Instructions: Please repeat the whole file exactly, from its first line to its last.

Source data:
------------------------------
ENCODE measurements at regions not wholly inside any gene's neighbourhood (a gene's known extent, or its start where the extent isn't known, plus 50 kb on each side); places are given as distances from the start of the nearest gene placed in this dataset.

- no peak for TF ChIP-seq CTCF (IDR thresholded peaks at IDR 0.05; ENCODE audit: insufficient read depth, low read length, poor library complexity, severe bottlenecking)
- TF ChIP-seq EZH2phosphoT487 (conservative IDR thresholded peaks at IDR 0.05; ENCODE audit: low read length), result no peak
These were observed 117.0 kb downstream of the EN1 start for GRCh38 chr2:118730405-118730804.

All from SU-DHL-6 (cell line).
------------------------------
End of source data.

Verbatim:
ENCODE measurements at regions not wholly inside any gene's neighbourhood (a gene's known extent, or its start where the extent isn't known, plus 50 kb on each side); places are given as distances from the start of the nearest gene placed in this dataset.

- no peak for TF ChIP-seq CTCF (IDR thresholded peaks at IDR 0.05; ENCODE audit: insufficient read depth, low read length, poor library complexity, severe bottlenecking)
- TF ChIP-seq EZH2phosphoT487 (conservative IDR thresholded peaks at IDR 0.05; ENCODE audit: low read length), result no peak
These were observed 117.0 kb downstream of the EN1 start for GRCh38 chr2:118730405-118730804.

All from SU-DHL-6 (cell line).